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Pop culture obsessives writing for the pop culture obsessed.
Pop culture obsessives writing for the pop culture obsessed.

Apple and Amazon join the war for James Bond's distribution rights

(Photo: Getty Images/AFP, Miguel Medina)
(Photo: Getty Images/AFP, Miguel Medina)

Back in April, we reported that pretty much every major studio in Hollywood—and a few smaller ones—were fighting over the distribution rights to the next James Bond movie, despite the fact that we knew literally nothing about the film at the time. The impetus for the bidding war had nothing to do with hope for the movie’s quality, though, as it was all due to the fact that Sony’s old distribution deal with MGM and Eon Productions (which own the actual rights) ended in 2015 after the release of Spectre. That means whoever can sign a deal with MGM and Eon now will be able to attach their logo to the next Bond movie, an honor that comes with surprisingly little money but is probably still pretty exciting.


Since then, MGM and Eon have slid the next Bond movie—the 25th in the series—into a November 8, 2019 release date, and Daniel Craig has finally stopped fucking around and agreed to be in one more movie. That means there’s a bit more blood in the water to attract these hungry studios, and two new ones have recently decided to join the hunt: Apple and Amazon. This comes from The Hollywood Reporter, which says the two companies are ready to spend as much money to get James Bond as current frontrunners Warner Bros. and Sony are, which says a lot about how eager they are to smash their way into big-budget film distribution.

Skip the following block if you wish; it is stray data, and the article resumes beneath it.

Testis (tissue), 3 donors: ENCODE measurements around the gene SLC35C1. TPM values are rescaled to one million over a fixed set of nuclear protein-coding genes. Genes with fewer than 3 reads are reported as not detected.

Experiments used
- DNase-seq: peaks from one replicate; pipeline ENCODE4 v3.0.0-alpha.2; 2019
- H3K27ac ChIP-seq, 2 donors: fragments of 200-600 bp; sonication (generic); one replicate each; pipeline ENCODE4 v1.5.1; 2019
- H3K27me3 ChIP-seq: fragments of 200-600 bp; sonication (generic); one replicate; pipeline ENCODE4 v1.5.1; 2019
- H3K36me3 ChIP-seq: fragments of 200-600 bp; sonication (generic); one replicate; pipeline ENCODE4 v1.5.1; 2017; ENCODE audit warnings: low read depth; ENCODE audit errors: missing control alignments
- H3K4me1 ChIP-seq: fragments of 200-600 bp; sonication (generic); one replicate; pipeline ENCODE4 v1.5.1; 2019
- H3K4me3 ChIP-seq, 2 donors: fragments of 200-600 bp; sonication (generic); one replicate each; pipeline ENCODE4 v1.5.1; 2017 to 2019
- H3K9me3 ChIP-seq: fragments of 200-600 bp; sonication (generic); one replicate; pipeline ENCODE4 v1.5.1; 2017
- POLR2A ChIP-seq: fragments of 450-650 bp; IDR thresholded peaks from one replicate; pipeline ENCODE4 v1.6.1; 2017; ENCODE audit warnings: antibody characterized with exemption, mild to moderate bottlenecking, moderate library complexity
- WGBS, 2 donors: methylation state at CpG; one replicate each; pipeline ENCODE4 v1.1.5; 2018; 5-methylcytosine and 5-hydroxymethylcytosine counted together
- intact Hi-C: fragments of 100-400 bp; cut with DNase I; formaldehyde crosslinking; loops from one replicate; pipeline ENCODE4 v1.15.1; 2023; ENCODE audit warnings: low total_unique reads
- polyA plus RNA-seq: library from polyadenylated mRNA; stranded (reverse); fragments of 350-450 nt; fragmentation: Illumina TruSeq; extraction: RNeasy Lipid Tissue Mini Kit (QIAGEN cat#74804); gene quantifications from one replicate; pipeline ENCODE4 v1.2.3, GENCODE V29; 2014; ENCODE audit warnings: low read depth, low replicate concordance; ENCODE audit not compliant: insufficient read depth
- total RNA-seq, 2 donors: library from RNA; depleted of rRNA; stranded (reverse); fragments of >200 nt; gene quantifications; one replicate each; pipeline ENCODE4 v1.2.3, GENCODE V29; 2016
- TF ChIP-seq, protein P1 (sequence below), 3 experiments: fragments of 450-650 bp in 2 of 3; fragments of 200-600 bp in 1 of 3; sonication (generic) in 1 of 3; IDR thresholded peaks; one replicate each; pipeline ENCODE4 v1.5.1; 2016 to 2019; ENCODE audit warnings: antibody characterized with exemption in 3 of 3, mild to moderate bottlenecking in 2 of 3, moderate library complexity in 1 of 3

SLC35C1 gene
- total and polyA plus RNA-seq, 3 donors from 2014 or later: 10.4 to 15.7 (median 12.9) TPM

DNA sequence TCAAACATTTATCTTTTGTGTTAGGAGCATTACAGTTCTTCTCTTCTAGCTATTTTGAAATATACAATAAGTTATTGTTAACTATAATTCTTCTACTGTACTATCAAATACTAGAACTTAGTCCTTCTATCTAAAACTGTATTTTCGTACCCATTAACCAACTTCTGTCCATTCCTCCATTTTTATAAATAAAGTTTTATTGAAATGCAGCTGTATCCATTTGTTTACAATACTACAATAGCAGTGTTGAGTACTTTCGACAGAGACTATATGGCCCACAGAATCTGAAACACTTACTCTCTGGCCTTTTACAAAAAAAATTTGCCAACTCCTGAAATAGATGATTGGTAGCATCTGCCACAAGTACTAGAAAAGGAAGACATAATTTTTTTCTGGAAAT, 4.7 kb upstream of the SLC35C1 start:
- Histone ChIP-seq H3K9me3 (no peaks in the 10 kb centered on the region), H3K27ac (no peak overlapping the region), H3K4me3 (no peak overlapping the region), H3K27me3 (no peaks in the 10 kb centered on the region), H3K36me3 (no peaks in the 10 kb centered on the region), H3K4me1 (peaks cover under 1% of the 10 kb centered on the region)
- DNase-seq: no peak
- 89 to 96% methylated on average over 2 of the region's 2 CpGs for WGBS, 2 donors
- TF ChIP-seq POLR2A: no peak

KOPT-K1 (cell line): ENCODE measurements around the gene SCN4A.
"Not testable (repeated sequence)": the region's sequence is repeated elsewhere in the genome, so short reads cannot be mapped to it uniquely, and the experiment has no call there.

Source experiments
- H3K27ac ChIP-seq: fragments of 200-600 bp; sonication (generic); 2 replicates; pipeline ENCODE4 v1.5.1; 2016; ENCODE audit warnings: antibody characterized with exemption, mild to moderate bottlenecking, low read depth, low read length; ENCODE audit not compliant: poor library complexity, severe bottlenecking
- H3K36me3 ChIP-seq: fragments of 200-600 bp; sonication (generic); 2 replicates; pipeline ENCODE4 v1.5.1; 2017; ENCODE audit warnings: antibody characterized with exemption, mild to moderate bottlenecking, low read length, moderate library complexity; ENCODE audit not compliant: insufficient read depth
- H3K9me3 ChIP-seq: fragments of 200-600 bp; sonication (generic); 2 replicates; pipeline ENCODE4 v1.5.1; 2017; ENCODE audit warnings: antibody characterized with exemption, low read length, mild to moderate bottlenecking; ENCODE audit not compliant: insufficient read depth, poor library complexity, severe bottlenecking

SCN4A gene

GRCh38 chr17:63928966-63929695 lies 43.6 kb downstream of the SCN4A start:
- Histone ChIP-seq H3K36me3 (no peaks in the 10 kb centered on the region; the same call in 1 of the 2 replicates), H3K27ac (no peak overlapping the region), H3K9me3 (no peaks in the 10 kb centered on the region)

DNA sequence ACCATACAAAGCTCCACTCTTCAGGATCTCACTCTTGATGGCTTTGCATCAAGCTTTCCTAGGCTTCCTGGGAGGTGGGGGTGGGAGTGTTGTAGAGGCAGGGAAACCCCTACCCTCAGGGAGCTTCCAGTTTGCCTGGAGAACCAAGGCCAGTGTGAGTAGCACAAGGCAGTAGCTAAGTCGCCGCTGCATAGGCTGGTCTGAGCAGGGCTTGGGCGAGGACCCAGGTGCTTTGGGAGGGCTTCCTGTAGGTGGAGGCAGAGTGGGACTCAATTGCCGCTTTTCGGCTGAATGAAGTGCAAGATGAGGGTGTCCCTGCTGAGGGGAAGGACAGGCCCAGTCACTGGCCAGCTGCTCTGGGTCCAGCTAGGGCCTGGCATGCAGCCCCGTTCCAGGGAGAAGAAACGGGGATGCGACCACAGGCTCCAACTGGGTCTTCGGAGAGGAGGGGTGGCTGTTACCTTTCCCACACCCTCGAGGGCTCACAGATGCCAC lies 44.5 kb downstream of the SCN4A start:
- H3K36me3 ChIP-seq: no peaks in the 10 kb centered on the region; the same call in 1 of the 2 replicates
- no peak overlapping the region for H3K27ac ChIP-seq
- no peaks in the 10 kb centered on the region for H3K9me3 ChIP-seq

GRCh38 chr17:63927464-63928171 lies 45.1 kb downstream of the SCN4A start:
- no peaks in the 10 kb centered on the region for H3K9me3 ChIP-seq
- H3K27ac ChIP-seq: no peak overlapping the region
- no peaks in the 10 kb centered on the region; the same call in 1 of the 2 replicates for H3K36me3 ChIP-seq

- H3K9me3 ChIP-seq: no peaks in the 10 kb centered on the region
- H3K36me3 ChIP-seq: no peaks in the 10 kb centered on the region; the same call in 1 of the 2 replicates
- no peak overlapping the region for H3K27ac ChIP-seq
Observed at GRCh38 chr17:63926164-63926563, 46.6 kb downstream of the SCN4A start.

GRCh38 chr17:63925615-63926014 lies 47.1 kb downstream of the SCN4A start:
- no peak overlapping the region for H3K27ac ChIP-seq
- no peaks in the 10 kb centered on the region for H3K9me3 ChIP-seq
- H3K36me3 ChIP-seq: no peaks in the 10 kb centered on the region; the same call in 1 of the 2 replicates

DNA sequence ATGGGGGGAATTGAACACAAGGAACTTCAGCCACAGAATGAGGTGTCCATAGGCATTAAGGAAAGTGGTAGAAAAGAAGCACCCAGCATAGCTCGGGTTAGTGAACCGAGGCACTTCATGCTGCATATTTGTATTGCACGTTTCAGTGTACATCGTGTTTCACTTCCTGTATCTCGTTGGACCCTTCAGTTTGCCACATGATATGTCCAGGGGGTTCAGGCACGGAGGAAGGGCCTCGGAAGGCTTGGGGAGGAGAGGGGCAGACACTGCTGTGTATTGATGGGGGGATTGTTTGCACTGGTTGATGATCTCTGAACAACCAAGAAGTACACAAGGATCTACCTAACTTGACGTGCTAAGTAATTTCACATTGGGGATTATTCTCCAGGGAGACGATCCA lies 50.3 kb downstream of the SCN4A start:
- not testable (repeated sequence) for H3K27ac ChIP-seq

Interestingly, the Hollywood Reporter story suggests that Apple might actually be looking for more than James Bond’s distribution rights, with “sources” suggesting that it might be “interested in cutting a larger rights deal or acquiring full ownership to exploit Bond’s largely unmined TV potential.” The theory is that Apple—or anyone, really—might step in and try to take over a majority of the Bond rights, which they could then use to create spin-offs and animated sequels that will eventually make everyone sick of James Bond.

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